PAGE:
SB premiere of “The Infernal Comedy”: Malkovich gives a deliciously wicked performance


Brian Gallagher

Staff Writer

It takes a special breed of depravity and charm to be a Jack Unterweger.

Before his neck hung from a self-strung shoelace noose in an Austrian prison cell in 1994, this spirited womanizer murdered over ten prostitutes, a few of which he managed to off while masquerading as a journalist reporting on Los Angeles city prostitution.

To bring this enigmatic figure back to life—that, it seems, can only be done by a breed of one.

John Malkovich, being the superbly seasoned and illustrious Hollywood actor that he is, dons Unterweger’s sinister persona with a disturbing authenticity. Shown for just one premiere event at Santa Barbara’s Granada Theatre, “The Infernal Comedy: Confessions of a Serial Killer,” darkly and wittily spins humor out of horror, and leaves you tainted with sympathy for a villain who just seems like an uncannily likable guy.

The play’s director Michael Sturminger, who has gained most of his experience writing and directing documentaries, is relatively new to stage-performance. His take on “The Infernal Comedy” can bee seen as a kind of mockumentary of Unterweger’s life—he wrote, and killed prostitutes, so now Sturminger takes it a step further, combining the two. He has the murderer offering a written collection of novels about his life killing prostitutes for sale. (That’s any publisher’s dream, right?)

In the play’s opening moments, its baroque ensemble conducted by Martin Haselböck, Musica Angelica, stirs to life while Jack Unterweger saunters in from stage left, arms lifted to warm applause, adorned in a suit pristinely white. On the stage sits an office chair and a fold-up table, atop which rests a stack of books on display, all entitled “The Infernal Comedy”. Unterweger is here on a book tour, and he’s eager to let loose about all of his blood-spilled thrills and women he’s killed over the course of his peculiar and unfortunate career.

Told partly through his own brashly sincere monologue, and partly through the arias of two lovely female sopranos, the story of Unterweger begins with his childhood desertion by his parents. His Viennese mother and his American soldier father send Jack off to his alcoholic grandfather to provide some semblance of a home. He becomes a troubled youth, assaulting prostitutes here and there, frequenting prisons, until he lethally strangles a hooker for the first time with her own bra.

Fifteen years to parole, left only with the comfort of his thoughts, Unterweger churns his memories into short stories, poems, and plays, forging himself into a minor Austrian celebrity, of which he does not tire of boasting.

To chronicle the tragedies experienced among Unterweger’s victims, two sopranos sing spectacularly moving arias, which reveals their angst and their woes, their pity and their shame at having been stripped of all dignity in death. Not only do these ladies display their astounding vocal range and depth, as well as dramatically sustain peak spintos, they perform under duress of Unterweger’s harassing forwardness and sexual advances. These come playfully at first, becoming progressively more grave until Unterweger no longer desires their company, nor that they keep living.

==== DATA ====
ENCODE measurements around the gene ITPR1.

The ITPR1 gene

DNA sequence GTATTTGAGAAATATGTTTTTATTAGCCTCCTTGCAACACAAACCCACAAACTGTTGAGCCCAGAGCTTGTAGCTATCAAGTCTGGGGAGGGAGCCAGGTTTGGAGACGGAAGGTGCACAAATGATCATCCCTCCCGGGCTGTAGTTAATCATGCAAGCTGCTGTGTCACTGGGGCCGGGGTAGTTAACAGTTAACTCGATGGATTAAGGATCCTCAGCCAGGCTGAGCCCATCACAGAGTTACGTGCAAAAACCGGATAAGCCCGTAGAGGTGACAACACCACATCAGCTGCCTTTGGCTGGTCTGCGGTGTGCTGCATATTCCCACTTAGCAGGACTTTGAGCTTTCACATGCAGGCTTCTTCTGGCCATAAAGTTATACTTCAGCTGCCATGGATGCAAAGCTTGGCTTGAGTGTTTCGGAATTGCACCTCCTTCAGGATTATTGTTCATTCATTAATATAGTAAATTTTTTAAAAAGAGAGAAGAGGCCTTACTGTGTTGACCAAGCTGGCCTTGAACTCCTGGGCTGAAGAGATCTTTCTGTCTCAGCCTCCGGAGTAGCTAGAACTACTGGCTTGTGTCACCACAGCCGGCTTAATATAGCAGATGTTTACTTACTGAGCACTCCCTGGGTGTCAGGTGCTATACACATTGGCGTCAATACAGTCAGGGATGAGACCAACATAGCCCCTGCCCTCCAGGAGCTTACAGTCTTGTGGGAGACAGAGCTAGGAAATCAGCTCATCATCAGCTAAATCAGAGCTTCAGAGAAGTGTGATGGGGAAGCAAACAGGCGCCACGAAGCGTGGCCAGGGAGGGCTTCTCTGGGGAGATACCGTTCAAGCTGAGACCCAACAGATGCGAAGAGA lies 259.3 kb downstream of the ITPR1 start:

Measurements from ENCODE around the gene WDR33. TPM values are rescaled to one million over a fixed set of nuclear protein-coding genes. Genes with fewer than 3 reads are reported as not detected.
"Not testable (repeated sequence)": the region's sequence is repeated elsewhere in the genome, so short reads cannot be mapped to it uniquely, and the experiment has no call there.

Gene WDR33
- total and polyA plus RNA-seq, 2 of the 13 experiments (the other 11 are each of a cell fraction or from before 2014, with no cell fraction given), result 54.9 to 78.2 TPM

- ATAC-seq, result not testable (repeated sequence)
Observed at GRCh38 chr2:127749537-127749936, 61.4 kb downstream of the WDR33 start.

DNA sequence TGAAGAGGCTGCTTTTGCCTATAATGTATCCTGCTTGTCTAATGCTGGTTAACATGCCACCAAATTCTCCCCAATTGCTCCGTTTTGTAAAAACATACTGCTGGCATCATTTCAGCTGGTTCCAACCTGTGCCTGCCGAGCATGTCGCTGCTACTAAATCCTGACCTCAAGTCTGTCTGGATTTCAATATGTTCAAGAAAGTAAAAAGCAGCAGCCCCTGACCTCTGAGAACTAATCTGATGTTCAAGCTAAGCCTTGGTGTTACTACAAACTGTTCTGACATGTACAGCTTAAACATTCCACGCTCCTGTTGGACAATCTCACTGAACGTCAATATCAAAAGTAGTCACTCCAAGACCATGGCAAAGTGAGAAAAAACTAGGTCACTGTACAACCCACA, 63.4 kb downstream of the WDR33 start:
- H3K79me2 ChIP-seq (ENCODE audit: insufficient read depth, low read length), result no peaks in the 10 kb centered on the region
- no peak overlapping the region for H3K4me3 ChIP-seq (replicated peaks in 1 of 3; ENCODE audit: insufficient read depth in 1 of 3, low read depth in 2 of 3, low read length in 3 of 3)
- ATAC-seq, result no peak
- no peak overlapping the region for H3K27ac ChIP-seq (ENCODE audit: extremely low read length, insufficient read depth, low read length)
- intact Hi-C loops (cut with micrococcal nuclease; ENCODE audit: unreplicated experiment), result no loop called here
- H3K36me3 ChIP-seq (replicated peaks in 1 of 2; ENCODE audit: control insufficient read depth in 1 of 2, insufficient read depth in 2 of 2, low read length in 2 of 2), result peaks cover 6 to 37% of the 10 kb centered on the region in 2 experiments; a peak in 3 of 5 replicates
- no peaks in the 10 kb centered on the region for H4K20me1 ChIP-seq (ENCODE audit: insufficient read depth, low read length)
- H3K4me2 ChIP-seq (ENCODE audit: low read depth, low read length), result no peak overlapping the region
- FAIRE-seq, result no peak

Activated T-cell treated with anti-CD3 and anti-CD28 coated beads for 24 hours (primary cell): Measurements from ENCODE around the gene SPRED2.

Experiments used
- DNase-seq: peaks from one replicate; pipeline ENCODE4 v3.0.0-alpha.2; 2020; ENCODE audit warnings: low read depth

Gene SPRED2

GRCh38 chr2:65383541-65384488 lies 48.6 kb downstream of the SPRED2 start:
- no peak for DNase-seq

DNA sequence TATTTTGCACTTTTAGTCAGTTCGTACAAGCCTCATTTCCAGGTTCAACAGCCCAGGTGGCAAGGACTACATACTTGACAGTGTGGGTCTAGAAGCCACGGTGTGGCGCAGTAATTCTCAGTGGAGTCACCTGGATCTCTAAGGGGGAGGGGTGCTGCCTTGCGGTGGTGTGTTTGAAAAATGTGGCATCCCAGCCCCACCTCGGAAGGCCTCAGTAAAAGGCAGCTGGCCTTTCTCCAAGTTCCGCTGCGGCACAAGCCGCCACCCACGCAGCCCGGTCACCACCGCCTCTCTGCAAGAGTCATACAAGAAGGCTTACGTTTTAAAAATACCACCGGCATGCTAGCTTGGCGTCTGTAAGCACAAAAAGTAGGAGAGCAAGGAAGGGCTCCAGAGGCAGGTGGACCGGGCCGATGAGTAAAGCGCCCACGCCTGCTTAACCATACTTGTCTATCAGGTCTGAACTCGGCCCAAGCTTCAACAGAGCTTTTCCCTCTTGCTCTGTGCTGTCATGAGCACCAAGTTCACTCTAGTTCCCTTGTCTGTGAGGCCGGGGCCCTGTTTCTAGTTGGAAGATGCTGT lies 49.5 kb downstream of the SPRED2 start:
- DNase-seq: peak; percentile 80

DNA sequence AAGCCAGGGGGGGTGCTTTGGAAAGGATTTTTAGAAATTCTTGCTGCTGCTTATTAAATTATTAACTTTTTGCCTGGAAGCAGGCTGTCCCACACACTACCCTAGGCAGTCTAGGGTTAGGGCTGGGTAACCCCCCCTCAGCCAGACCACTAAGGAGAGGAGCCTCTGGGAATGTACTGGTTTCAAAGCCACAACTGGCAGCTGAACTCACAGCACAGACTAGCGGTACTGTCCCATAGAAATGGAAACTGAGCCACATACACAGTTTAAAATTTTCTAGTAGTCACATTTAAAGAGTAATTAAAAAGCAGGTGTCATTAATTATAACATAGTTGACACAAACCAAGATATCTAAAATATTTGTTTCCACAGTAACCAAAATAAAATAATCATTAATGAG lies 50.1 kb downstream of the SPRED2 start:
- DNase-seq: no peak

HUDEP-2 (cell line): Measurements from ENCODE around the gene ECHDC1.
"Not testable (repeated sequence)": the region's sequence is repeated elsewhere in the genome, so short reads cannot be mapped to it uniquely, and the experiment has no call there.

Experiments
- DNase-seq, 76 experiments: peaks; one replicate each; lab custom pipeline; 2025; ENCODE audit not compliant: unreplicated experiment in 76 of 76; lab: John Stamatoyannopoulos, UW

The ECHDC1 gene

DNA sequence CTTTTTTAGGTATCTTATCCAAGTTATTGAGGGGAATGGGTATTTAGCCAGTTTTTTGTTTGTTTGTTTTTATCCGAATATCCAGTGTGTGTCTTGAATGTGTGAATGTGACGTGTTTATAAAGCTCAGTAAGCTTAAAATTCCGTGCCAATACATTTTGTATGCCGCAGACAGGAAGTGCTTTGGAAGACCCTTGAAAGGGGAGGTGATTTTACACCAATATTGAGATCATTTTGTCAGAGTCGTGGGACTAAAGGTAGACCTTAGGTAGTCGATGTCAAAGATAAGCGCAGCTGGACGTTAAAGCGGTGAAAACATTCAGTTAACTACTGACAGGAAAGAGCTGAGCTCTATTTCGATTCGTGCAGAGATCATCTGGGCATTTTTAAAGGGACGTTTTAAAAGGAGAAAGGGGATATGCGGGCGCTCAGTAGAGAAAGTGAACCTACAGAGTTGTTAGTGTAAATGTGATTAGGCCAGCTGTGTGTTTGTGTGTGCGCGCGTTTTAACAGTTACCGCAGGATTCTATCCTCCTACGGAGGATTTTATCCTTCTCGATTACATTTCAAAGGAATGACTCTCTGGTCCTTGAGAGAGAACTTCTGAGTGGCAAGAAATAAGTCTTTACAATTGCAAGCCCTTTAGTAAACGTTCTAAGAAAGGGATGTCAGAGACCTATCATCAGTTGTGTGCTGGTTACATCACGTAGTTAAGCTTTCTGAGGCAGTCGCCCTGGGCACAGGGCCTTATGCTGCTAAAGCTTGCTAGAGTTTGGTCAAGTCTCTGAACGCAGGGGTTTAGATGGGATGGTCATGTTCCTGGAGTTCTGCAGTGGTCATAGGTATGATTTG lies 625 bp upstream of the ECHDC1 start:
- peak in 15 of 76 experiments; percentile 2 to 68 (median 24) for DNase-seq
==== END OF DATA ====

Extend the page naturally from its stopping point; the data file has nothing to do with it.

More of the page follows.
The criminal’s cocky zeal and measured assertiveness have an impossibly captivating charm that punctuates each and every one of his sentences. Malkovich skillfully assumes Unterweger’s characteristically sinister poise and unfailing gumption. His is almost an anti-performance: Malkovich-as-Unterweger speaks to the crowd with such flowing ease and with such unreal sincerity, on topics so familiar and close to the heart, that it seems he has ceased performing and is speaking as himself.

“When was the last time,” asked Malkovich to an elderly woman near the front row, “you enjoyed making love?”

The audience broke into an eerie laughter. It felt like it wasn’t Malkovich that was asking, it was Unterweger himself—Unterweger the murderer, the rapist, the miscreant. The woman was communicating with a person that kills people, yet it all felt so weirdly cheery. The way Malkovich carried himself, the way he spoke, made Unterweger’s murderous hobby seem just like that.

Given a computer to access the internet, Unterweger reacted most unexpectedly with the technological quip, “A fucking Mac?” To the audience he cried, “Let it be known, Jack Unterweger is a PC!” Malkovich possesses coolness in his sway and a swagger in his cadence that has a disarming way of humanizing the inhumane.

Malcovich does an astounding job showing that Unterweger clearly does not regret the person he has become. He’d do it all over again given the same choice. An oddly fascinating infatuation with fate exudes through the unwavering perspective of integrity he sees in his life throughout the play.

“Could I be anyone else?” he wonders aloud. “No, all else is boring.”